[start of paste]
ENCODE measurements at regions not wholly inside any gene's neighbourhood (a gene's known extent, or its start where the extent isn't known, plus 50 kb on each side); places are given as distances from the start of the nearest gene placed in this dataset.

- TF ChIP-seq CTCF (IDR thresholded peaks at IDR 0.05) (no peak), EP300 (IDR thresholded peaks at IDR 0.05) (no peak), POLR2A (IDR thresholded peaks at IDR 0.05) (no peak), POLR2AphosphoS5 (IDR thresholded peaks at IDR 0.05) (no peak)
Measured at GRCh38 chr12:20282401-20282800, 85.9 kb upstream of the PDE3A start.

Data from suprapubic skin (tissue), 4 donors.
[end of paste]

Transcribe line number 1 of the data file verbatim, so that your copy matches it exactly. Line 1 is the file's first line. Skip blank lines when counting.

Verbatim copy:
ENCODE measurements at regions not wholly inside any gene's neighbourhood (a gene's known extent, or its start where the extent isn't known, plus 50 kb on each side); places are given as distances from the start of the nearest gene placed in this dataset.